October 23, 2008

AP Poll Report: A 3.5-Point MOE Means a 14-Point Spread

Filed under: MSM Biz/Other Ignorance,Taxes & Government — Tom @ 2:49 pm

UPDATE, 9:45 p.m.: Commenters are saying AP is correct in its interpretation.

I don’t think so, because if the commenters are right, newspapers would routinely write up, say, a 6-point lead by McCain or Obama as being “within the 3.5-point margin of error.” That is, the one trailing could be 3.5 points higher, and the one leading could be 3.5 points lower, meaning that the person reported as leading could conceivably be trailing. But I don’t think I’ve ever seen it reported that way, because, as I understand it, the margin of error is 3.5% for the entire poll, not 3.5% for each poll component.


(original post)

Associated Press lead reporter Liz Sidoti, other contributors (AP Director of Surveys Trevor Tompson, AP News Survey Specialist Dennis Junius and AP writer Alan Fram), and the wire service’s supposedly vaunted editors apparently don’t understand what a polling margin of error is.

In a Wednesday story I found in four different places (CBS News, AP-Google, Breitbart, Yahoo! News), Sidoti et al let a paragraph stand claiming that a 3.5% margin of error in the poll results they were reporting meant that the real results could vary by as many as 14 points.

Here are the key paragraphs found in each story (bold is mine):

The presidential race tightened after the final debate, with John McCain gaining among whites and people earning less than $50,000, according to an Associated Press-GfK poll that shows McCain and Barack Obama essentially running even among likely voters in the election homestretch.

The poll, which found Obama at 44 percent and McCain at 43 percent, supports what some Republicans and Democrats privately have said in recent days: that the race narrowed after the third debate as GOP-leaning voters drifted home to their party and McCain’s “Joe the plumber” analogy struck a chord.

….. Polls are snapshots of highly fluid campaigns. In this case, there is a margin of error of plus or minus 3.5 percentage points; that means Obama could be ahead by as many as 8 points or down by as many as 6. There are many reasons why polls differ, including methods of estimating likely voters and the wording of questions.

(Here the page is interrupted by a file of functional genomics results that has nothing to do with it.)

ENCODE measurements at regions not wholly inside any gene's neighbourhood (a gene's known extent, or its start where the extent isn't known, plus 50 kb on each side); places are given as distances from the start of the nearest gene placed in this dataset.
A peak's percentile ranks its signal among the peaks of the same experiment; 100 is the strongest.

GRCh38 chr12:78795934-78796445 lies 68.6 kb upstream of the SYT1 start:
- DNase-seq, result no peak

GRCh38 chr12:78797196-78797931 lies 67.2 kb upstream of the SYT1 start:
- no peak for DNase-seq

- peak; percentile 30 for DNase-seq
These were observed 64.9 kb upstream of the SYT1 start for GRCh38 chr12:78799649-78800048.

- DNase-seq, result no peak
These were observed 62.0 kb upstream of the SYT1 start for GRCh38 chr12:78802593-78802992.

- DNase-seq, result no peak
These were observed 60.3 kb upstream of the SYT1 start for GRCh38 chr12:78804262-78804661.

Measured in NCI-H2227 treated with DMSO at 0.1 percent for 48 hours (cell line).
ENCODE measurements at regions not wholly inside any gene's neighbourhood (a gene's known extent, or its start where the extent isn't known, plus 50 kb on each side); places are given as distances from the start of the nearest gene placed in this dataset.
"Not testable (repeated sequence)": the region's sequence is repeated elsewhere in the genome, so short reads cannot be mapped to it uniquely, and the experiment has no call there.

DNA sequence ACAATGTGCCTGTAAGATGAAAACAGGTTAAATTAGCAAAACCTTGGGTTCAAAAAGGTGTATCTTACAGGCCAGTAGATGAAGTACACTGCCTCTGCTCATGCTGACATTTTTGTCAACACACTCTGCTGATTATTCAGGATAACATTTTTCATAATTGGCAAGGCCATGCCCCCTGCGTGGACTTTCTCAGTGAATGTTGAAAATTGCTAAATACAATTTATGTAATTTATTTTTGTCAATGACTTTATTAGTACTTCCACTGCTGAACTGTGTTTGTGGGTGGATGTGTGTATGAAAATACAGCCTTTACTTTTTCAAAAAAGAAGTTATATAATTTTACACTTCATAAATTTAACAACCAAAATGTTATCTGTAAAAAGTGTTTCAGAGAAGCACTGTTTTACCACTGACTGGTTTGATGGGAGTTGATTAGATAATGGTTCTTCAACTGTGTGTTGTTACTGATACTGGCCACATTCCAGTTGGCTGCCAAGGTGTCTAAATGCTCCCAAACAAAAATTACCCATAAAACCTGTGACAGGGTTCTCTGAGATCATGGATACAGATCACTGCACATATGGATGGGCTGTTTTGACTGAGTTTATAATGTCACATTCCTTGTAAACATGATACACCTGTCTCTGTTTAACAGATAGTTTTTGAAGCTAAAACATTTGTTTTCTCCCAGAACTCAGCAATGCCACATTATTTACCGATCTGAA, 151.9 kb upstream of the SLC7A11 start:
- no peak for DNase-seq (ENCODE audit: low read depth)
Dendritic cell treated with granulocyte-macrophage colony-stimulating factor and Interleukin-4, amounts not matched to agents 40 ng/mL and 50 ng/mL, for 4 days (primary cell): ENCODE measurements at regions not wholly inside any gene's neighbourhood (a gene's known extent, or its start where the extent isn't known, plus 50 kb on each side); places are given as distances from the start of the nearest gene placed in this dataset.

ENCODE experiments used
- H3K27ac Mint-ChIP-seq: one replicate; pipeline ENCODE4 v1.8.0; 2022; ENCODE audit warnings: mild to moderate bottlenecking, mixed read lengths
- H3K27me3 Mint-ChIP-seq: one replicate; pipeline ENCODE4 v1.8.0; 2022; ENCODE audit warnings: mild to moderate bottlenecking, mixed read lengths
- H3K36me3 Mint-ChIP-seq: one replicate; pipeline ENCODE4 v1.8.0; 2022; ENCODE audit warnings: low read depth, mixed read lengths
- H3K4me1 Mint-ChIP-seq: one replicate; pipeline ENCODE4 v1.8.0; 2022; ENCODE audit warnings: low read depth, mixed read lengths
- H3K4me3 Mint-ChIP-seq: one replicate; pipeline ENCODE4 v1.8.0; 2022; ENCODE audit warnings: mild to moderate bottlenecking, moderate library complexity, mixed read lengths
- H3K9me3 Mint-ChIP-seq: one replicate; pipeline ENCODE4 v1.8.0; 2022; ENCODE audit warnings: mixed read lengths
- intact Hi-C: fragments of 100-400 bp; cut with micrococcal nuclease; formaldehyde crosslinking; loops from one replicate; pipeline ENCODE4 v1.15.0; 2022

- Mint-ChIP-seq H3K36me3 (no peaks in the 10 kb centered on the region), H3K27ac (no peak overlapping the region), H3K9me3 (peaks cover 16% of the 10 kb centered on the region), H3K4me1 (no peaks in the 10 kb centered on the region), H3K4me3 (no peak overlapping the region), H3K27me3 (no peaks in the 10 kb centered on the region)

Uh, no. A 3.5% margin of error means Obama could be ahead by as many as 4.5 points or down by as many as 2.5. That’s a seven-point spread.

Zheesh. If I didn’t know better, I would be thinking, with their apparent failure to grasp basic math, that Sidoti et al are auditioning to join Martin Crutsinger and Jeannine Aversa as AP business reporters.

Cross-posted at NewsBusters.org.



  1. I don’t think you quite have it right either.

    It’s not hard to see how they arrived at those numbers. A 3.5-point error means that Obama could range anywhere between 40.5-47.5, while McCain could range from 39.5-46.5. Taking the extremes on both ends puts Obama between 6 points down and 8 points up.

    Now that’s not right; the margin of error on the difference doesn’t double. But is it the same as the MOE? According to this guide, for instance, it’s not: the MOE of the difference is larger than the MOE of the individual numbers. They recommend a multipler of 1.7, which means the difference is about 6 points. Thus Obama could be up by 7 or down by 5.

    Comment by mcg — October 23, 2008 @ 3:18 pm

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    Pingback by AP Poll Report: A 3.5-Point MOE Means a 14-Point Spread — October 23, 2008 @ 3:18 pm

  3. From what they had written, here is how I gather how they got the 14-point spread. The 3.5% MOE is for each candidates percentage meaning that McCain could be from 39.5% to 46.5% and Obama could be anywhere from 40.5% to 47.5%.

    If McCain was at 46.5% and Obama was at 40.5%, then McCain is 6 points up.
    If Obama was at 47.5% and McCain was at 39.5%, then Obama is 8 points up.
    Thus, a possible 14 point difference.

    I was under the impression that the margin of error is what they were saying. Each candidate could be 3.5% +/- of the reported number. I have seen similar graphs in actual polls that would agree with this.

    What you seem to be saying is the that MOE is to be applied to the total difference between the two. Are you sure that is correct?

    Comment by Ben — October 23, 2008 @ 3:18 pm

  4. Actually, in this case, the AP is right. The MOE is applied to each candidate individually, so of Obama is at 44%, the MOE means he could be as high as 47.5 or as low as 40.5, and McCain, at 43%, can be as high as 46.5 or as low as 39.5. These figures are independent, so if McCain is actually a point higher, it does not mean that Obama is necessarily a point lower.

    Comment by davorider — October 23, 2008 @ 3:39 pm

  5. Normally I’d nod in agreement with your post on margin of error, but I just read another blogger I normally agree with who in this case agrees with the (gack) AP on this. I don’t know enough to referee this issue, but you might want to check each other’s rationale and conclusions. The other blog is at http://engram-backtalk.blogspot.com/ and the post I’m referring to is today’s. I’m also posting this same comment over there, with your URL, in hopes of a fruitful discussion & resolution. Thanks for the good work you both do, it’s nice to have a few outposts of sanity and reason to rely on for facts.

    Comment by David Macys — October 23, 2008 @ 4:25 pm

  6. Media members are so stupid.


    Comment by Gordon — October 23, 2008 @ 4:38 pm

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